August 18, 2017
August 18, 2017
Public sector grows, private sector shrinks
Job numbers released today by the Ohio Department of Job and Family Services show Ohio gained 1,600 jobs last month. This small gain was in addition to an improved June total, bringing the state’s 12-month job growth rate to 0.9 percent. This did little to close the gap between growth in Ohio and the nation (1.5 percent). In total, Ohio has added 34,400 jobs this year. This is slightly less (-2,200) than we had added by this time last year.
“State tax giveaways to corporations and the wealthy have not produced the promised job growth. Instead, we have lost the revenue we need to invest in policies like need-based college financial aid that help build the middle class,” said Hannah Halbert, researcher with Policy Matters Ohio. “Federal policymakers would be well-served by studying Ohio’s performance before implementing tax changes that overwhelmingly benefit the wealthiest in the nation.”
Without growth in the public sector (+4,100) Ohio would have lost jobs last month. A very slight increase in private service sector work (+200) did not offset losses in private production jobs (-2,700). Production work fell due to losses in construction (-1,700) and manufacturing (-1,100). The service sector saw gains primarily in accommodation and food services (+5,400).
“Once again public sector work is a backstop against job loss. Maintaining enough state and federal revenue means neighborhoods have decent public services, and that people are employed to provide those services,” Halbert said. “Tax changes being considered in Washington put that in jeopardy.”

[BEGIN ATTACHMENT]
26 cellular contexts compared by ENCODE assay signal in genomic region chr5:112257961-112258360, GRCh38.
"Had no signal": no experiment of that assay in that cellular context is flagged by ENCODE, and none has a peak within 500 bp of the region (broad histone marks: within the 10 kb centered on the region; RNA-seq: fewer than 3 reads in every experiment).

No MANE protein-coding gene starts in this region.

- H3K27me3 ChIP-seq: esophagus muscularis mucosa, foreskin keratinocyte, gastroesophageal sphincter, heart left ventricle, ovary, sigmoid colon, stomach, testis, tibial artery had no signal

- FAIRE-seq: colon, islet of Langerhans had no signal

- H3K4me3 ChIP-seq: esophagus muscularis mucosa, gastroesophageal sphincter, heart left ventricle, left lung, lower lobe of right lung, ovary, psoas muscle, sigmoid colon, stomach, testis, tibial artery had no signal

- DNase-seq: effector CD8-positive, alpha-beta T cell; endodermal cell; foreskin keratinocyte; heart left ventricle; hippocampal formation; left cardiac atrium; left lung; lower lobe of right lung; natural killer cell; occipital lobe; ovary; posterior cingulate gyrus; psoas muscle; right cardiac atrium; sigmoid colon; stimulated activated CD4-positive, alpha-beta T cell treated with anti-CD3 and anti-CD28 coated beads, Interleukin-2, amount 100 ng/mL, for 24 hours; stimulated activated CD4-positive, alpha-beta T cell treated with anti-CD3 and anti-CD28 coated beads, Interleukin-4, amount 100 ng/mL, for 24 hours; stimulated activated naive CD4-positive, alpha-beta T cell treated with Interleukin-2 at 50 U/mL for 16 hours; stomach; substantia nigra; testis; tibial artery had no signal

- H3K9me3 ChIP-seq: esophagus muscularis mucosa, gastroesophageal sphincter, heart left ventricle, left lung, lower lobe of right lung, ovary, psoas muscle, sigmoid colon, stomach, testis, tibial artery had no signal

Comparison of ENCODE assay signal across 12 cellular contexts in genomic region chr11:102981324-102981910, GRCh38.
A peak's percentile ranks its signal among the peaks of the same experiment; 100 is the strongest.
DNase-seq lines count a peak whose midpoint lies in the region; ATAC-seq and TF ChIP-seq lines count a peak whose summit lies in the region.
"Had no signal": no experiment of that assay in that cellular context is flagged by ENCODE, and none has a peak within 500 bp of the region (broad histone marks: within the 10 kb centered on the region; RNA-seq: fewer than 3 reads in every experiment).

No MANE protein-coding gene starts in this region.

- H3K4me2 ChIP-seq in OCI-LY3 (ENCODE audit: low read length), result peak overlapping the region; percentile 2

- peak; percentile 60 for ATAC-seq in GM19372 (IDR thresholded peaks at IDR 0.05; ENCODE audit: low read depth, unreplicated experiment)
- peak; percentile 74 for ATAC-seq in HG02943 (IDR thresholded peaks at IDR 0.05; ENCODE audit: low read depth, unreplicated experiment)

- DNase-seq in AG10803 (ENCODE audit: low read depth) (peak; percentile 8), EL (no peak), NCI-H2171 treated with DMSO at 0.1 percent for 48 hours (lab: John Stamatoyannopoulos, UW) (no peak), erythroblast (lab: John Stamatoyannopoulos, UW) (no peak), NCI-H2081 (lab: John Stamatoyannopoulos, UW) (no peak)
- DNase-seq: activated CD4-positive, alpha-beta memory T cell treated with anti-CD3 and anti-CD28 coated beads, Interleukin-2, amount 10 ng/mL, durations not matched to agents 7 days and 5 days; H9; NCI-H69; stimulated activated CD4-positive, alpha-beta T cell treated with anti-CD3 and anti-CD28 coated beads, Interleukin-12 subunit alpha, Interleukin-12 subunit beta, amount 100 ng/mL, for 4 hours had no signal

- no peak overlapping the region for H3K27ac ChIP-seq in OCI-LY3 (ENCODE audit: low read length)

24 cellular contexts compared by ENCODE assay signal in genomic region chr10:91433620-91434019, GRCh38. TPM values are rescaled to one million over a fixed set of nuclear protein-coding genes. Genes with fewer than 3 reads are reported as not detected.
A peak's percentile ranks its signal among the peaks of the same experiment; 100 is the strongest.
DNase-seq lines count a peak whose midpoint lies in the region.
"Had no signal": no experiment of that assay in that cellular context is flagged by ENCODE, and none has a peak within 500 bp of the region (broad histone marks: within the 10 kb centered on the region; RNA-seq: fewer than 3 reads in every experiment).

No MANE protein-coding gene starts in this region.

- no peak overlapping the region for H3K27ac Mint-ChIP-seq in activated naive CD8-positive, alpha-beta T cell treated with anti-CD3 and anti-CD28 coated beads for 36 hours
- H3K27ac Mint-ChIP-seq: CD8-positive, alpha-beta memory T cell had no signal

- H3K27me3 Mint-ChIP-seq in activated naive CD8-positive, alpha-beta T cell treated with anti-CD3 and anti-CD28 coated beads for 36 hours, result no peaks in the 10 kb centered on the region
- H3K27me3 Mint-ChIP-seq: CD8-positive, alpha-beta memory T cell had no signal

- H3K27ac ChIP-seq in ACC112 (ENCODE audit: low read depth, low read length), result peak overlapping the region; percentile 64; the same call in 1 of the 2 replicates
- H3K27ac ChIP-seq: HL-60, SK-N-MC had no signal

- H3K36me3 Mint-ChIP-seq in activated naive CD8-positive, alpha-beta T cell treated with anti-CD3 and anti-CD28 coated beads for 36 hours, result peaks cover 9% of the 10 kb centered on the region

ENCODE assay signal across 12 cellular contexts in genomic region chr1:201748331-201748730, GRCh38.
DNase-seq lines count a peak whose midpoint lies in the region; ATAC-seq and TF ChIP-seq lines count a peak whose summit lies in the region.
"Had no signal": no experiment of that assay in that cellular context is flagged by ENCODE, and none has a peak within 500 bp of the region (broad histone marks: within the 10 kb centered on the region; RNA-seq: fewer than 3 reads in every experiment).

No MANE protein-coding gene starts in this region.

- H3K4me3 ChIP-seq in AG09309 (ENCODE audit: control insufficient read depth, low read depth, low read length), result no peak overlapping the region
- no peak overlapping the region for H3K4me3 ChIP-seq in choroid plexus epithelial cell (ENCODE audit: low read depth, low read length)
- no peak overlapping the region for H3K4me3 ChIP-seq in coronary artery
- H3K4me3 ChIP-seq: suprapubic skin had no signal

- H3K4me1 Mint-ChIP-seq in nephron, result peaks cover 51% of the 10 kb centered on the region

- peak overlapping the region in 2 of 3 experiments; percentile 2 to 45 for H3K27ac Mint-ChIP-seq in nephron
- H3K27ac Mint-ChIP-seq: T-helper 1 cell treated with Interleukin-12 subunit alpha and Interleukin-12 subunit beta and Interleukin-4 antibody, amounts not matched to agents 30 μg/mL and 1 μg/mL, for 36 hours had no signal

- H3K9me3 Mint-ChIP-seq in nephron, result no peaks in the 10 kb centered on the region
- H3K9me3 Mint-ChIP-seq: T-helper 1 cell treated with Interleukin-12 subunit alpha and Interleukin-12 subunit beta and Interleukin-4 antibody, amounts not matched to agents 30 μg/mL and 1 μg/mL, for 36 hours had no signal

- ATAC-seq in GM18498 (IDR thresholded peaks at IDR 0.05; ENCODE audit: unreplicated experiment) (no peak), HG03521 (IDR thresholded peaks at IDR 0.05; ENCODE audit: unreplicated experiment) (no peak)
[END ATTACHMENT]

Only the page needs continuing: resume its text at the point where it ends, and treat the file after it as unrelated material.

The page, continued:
The household survey, which generates the data for the unemployment rate, uses a different methodology from the employer survey that produces the data on job growth. The household survey brought disappointing news for July. The number of people working or actively looking for work fell by 16,000 last month. This is the second month of labor force declines. The state needs about 206,000 more people working or actively looking for work to reach our pre-recession labor force size. Ohio’s unemployment rate increased by a slight 0.2 percent to 5.2 percent, nearly a full percentage point higher than the national rate (4.3 percent).
“July’s jobs report is disappointing. The state needs targeted investments in regions and communities that have been left behind,” Halbert said. “A public infrastructure program would be a good place to start. Additional tax cuts for the wealthy in the guise of tax reform will take us further away from that goal.”
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